Members of the ANC Women’s League protest outside the court in Pretoria. Photo: Getty
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Oscar Pistorius is not guilty of murdering Reeva Steenkamp, the woman he killed

The South African athlete has been found guilty of culpable homicide, not murder, following the death of his girlfriend, Reeva Steenkamp. In a world where men kill women and not the other way around, that means justice must bend to the male version of events.

Oscar Pistorius is not guilty of murder. He shot Reeva Steenkamp four times, through a locked bathroom door, with bullets designed to expand and tear and demolish human flesh; but the court in Pretoria found that his crime was culpable homicide (equivalent to manslaughter in English and Welsh law), not murder.

Reeva Steenkamp said she was afraid. “I’m scared of you sometimes and how u snap at me and of how you will react to me,” she wrote to Pistorius in the WhatsApp messages that were presented as evidence during the trial – messages which Judge Thokozile Masipa declared “prove nothing”. “Normal relationships are dynamic and unpredictable sometimes,” said Masipa. And Steenkamp did not predict the actual act of violence that killed her. Nevertheless, her fears were realised. The man she was scared of caused her death. Steenkamp was, ultimately, right to be afraid.

Oscar Pistorius said he was afraid too. His defence was that he believed there was an intruder in his bathroom, and that he shot in self-defence and in defence of Steenkamp (who he knew was in his home at the time). Masipa accepted this account, although – unlike Steenkamp’s fear – it was unsubstantiated. There was no burglar behind that door. There was no threat to Pistorius anywhere in his home, just a woman, a woman he claims he loved, a woman for whom the only grace we can hope is that she was unconscious from her injuries before she knew her boyfriend was delivering her death. His fears count, hers are dismissed.

Of course, Pistorius was on trial, not Steenkamp, so the benefit of reasonable doubt must go in his favour; but in a world where men kill women and not the other way around, that means justice must bend to the male version. South Africa is a frightening place to be female. According to the South African Medical Research Council, in 2009, one woman was killed by a partner every eight hours. Rape Crisis South Africa (RCSA) estimates that more than 500,000 sexual offences are committed each year (although far fewer are ever reported). Every year, 60,000 South African women and children are victims of domestic violence, according to a WHO report.

Perhaps it’s this context that influenced Masipa when she characterised Steenkamp’s fear as part of a “normal relationship”. It would be commonplace, regular, quotidian for women to fear the people most likely to harm them. As Catherine MacKinnon writes: “Acts of violence against women are regarded not as exceptional but inevitable, even banal, in an unexceptional context, hence beyond no pale.” There is another sense of normal, though, when we use it to mean healthy, sane, without pathology. Is it normal in this sense for a woman to cringe at a partner’s “tantrums”? To feel “picked on” and “snapped at”, as Steenkamp said she did in those messages?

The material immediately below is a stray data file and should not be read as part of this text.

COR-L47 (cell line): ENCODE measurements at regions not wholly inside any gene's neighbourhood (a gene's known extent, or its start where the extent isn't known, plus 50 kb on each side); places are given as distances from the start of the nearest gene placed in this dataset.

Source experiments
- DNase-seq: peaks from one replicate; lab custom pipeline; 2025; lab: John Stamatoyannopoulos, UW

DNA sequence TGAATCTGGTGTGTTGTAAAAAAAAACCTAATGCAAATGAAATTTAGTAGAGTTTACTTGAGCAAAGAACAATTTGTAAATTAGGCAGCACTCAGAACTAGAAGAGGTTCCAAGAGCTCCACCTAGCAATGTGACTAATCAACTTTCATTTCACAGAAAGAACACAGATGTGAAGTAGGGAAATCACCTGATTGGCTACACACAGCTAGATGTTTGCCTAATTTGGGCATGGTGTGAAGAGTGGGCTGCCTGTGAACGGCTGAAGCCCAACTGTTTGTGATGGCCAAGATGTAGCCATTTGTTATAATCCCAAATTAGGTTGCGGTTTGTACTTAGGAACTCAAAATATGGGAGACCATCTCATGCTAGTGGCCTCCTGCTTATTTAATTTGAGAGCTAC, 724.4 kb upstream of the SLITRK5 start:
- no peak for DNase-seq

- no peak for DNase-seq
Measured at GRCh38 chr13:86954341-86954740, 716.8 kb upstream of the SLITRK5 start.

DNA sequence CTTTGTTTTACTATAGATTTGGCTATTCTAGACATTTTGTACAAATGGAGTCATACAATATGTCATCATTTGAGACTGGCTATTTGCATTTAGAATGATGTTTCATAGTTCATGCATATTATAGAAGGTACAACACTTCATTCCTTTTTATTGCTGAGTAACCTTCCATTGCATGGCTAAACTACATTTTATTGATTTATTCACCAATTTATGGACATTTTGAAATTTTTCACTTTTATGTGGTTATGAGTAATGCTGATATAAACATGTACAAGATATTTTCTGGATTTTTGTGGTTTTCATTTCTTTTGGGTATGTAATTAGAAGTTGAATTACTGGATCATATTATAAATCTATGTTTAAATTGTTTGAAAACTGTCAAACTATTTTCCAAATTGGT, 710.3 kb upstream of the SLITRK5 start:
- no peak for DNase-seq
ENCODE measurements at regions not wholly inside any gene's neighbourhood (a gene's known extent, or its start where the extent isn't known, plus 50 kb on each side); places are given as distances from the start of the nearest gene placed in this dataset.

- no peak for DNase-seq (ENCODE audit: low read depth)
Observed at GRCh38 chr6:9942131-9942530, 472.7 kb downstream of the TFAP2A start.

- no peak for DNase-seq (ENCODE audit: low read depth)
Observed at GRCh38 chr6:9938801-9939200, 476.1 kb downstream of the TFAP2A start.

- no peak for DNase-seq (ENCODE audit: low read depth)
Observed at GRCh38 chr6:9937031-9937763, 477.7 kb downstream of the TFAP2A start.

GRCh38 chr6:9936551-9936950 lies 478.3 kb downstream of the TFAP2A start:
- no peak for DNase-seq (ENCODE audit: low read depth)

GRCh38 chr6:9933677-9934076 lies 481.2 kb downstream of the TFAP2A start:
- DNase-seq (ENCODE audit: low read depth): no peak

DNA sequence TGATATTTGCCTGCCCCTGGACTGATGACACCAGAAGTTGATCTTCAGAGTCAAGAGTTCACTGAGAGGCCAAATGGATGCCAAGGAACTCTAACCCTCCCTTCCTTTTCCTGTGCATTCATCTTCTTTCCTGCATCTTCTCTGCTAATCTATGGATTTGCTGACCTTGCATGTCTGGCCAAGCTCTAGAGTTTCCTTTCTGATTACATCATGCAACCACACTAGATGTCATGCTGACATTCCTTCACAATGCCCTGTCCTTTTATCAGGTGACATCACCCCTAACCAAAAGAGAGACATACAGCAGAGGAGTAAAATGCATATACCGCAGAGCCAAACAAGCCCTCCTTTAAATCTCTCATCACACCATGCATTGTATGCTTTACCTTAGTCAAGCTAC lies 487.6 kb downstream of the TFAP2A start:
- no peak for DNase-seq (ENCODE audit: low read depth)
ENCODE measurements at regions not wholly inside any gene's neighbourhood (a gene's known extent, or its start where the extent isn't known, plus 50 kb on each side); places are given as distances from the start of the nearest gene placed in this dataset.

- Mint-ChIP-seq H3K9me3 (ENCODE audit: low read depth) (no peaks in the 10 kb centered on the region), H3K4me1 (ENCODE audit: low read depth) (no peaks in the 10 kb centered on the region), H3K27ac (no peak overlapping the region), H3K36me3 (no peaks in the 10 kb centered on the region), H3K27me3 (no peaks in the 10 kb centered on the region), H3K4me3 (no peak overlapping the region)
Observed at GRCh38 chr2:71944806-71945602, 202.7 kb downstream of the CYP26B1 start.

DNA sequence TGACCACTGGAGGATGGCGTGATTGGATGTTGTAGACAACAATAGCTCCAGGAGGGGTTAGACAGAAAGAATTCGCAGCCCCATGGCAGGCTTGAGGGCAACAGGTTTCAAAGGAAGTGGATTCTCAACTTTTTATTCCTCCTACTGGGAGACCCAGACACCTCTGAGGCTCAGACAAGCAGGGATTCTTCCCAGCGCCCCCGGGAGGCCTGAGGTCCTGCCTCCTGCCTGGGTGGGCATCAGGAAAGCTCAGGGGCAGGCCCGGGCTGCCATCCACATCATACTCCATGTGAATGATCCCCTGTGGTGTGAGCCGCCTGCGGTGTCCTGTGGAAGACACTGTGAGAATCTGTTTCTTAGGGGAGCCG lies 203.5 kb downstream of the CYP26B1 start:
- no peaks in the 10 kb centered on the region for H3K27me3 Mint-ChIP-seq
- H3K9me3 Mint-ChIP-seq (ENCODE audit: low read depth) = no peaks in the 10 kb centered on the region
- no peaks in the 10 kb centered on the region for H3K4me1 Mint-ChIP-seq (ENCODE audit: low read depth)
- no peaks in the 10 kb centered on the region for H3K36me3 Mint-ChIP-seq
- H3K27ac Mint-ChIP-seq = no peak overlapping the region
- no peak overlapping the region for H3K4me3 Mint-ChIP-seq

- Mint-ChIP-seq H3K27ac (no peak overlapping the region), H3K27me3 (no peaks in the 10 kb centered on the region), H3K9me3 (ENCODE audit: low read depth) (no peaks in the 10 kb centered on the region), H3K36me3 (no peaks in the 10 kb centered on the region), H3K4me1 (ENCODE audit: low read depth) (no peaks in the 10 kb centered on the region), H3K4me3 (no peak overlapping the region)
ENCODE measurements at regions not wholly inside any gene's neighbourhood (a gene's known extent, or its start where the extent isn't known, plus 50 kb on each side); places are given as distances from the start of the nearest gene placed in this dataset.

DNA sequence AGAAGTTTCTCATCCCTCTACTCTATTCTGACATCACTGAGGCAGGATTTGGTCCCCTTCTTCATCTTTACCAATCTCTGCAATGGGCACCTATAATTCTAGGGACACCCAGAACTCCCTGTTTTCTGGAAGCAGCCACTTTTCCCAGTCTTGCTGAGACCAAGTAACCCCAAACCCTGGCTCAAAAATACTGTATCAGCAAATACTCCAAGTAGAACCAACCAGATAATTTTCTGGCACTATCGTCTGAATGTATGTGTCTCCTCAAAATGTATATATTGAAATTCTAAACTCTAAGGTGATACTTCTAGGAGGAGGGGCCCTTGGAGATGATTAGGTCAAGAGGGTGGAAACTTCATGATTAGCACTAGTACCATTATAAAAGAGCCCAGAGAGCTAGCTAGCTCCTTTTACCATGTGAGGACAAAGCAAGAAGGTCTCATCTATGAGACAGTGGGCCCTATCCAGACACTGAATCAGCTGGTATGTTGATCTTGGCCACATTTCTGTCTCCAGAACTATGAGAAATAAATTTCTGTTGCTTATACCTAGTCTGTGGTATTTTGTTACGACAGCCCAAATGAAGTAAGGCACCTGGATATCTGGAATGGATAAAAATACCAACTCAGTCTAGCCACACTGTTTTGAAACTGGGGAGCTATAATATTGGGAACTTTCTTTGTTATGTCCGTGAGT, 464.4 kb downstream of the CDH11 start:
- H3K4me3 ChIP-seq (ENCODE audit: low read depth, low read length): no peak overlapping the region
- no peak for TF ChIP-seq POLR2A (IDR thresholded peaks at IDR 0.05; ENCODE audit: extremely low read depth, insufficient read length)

Rape Crisis South Africa argues that South African men were traumatised on a national scale by apartheid, which led to “the militarisation of South African male identities”. Black men were brutalised by their oppression, white men were brutalised by their conscription as enforcers of that brutality, and regardless of race, “the home and the intimate lives of men became a battleground for reclaiming power in another sphere”. For Pistorius to kill Steenkamp in the process of confronting an imaginary man is to violently dramatise what happens to women every day, caught in the crossfire of male aggression.

The death of women at the hands of men is not unpredictable (it happens more than twice a week in the UK), yet whenever we are forced to notice it, we are compelled to find it shocking. The alternative to that unconvincing surprise is to admit the unbearable truth: that male violence against women is simply tolerated, not just in South Africa but globallly. If violence is routine, then we cannot be said to live in peacetime; if we do not live in peacetime, then we must live in a war. But because the war of men against women has never been declared, the rules intended to humanise conflicts have never been applied to gender relations.

“If women in everyday life are not formally considered combatants, with combatants’ rights, neither do they effectively receive the benefits the law of war confers on civilians during combat,” writes MacKinnon, adding that: “most men who commit violence against women are legally considered neither soldiers nor criminals, yet often receive the effective impunity that is the benefit of both.” And Oscar Pistorius is not guilty of murdering the woman he killed.

Sarah Ditum is a journalist who writes regularly for the Guardian, New Statesman and others. Her website is here.

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Meet Anne Marie Waters - the Ukip politician too extreme for Nigel Farage